Part of the challenge is that there is no more walled garden when it comes to connectivity and interoperability. Different services and apps from varying vendors must be connected together for many modern web services, such as Alexa, to function.
“All of these things are getting aggregated into a single experience if you look at something like Alexa integration in your home,” Raghavan said. “There's so much complexity behind a simple statement that you've told Alexa. All of these things are being enabled for the user through APIs.”
Since so many elements need to connect to provide these types of web services, the importance of a user-friendly enterprise UX in APIs becomes critical to enabling developers in turn to create better experiences for customers.
“There's no longer one company building one product and providing all the services,” Raghavan said. “Look at the iPhone for example. Why did the iPhone take off? The iPhone took off because even a three-year-old could understand it. The beauty of the iPhone is in its simplicity.”
Unlike the iPhone, which was able to develop a superior UX through centralized design, modern technologies like Alexa rely on the interconnectivity of services and applications to ensure their functionality and a consistent user experience. But Raghavan asked: with so much attention and focus on the consumer customer experience, why is the enterprise customer experience getting left behind? Why exactly are developers having trouble making APIs that are easier for other developers to use and implement?
“Unfortunately, APIs have not gotten there because APIs are produced by developers and consumed by developers,” he said. “Their simplicity of use is definitely ignored. There is an increased focus in the enterprise to make graphical user interfaces simple, because the app economy has forced that.”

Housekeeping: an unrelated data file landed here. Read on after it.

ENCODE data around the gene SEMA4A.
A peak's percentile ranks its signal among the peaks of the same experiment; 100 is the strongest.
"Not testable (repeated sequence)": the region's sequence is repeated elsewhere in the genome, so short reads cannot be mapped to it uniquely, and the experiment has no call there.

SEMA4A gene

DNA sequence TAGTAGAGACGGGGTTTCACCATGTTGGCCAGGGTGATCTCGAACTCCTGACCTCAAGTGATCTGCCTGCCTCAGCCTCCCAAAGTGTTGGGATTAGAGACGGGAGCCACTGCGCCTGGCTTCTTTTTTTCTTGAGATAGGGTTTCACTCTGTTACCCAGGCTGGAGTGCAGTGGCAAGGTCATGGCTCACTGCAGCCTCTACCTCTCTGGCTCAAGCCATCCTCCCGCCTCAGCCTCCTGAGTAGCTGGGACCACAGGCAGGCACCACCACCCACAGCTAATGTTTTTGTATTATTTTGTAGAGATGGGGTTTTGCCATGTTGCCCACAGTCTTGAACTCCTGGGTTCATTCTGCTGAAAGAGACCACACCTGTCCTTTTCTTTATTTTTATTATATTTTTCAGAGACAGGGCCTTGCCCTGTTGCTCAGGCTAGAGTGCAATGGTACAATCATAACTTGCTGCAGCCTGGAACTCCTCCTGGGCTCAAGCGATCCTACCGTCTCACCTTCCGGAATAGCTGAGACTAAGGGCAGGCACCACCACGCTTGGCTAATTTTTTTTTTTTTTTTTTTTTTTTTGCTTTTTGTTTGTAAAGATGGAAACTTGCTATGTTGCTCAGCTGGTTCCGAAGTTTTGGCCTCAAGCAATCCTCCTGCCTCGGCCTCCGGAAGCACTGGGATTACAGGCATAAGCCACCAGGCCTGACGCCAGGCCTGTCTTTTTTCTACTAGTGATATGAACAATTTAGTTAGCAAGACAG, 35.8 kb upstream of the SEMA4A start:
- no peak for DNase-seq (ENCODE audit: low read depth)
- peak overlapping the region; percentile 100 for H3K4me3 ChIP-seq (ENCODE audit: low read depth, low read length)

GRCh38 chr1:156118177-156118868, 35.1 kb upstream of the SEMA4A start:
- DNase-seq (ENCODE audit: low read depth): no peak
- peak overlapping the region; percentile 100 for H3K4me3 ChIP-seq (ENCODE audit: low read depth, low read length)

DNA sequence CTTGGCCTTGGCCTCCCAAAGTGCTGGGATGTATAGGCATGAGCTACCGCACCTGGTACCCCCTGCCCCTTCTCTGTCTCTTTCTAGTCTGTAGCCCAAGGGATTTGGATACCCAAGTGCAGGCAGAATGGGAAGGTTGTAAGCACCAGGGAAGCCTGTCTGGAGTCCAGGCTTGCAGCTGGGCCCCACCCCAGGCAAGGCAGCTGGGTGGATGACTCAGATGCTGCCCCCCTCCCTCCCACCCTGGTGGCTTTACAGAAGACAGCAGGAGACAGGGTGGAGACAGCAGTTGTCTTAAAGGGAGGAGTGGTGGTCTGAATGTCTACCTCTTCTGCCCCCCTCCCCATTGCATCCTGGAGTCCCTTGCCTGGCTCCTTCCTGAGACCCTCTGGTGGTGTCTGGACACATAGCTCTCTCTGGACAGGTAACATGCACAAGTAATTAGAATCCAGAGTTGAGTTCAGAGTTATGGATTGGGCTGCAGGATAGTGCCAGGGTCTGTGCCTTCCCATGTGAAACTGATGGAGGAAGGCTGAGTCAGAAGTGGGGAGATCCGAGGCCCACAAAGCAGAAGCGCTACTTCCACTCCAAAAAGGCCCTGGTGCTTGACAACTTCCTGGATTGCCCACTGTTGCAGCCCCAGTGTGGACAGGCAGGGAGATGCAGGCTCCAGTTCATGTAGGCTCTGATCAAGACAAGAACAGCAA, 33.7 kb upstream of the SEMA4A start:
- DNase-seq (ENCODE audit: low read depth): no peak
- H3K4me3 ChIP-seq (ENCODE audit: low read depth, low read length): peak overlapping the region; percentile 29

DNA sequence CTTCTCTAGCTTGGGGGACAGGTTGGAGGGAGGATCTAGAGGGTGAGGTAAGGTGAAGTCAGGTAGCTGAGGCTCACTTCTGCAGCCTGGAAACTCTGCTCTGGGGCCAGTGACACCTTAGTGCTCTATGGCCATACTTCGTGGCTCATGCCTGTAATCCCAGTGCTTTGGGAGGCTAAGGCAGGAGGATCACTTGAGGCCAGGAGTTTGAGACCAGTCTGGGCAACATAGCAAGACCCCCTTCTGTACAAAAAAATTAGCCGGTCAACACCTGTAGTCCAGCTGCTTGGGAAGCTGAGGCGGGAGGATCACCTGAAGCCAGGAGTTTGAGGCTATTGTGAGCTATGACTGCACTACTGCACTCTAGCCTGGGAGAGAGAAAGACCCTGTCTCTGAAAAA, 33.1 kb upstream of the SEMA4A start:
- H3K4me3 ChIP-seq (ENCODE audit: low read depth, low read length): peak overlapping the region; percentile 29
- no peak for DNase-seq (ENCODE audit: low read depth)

Designing APIs with a UX Mindset
Developers tend to only think about meeting functionality needs when developing an API, said Raghavan. They are not really stepping back and thinking of how someone else uses the API and interfaces with it. This is not surprising, since it’s just not in the mandate or mindset of many developers to think about UX. The rub comes when this lack of design empathy in API development impacts the ability to use APIs to deliver better customer experiences across the enterprise.
“As an engineer, when I'm writing an API, I shouldn't be thinking about me,” he said. “I should be thinking about how you would want to use the API. It should be as simple as possible for you to get your job done.”
To Raghavan, empathetic design means creating APIs with the consumer in mind.
“I call it designing APIs with a UX mindset,” he said. “We need to build empathetic APIs for consumers who have real world problems to solve. We want them to focus on their problems.”
He said a good, empathetic API is invisible to the user.
“Every company, including enterprise companies, is now saying that they want to be an API-first company,” he said. “With more applications and services coming into play, people are realizing that they shouldn’t build everything on their own. Instead, it’s best to consume a mesh of services that somebody has already developed.”
If developers want more people and businesses to use their application, Raghavan said they need to be diligent about how the application will be used by others, and make sure the app’s ability to work with any other applications is seamless. Empathetic APIs bring simplicity and harmony to our increasingly interconnected digital world.
Brian Carlson is a contributing writer. He is Founder of RoC Consulting and was Editor-in-Chief of CIO.com and EE Times. Follow him on Twitter @bcarlsonDM
© 2019 Nutanix, Inc. All rights reserved. For additional legal information, please go here.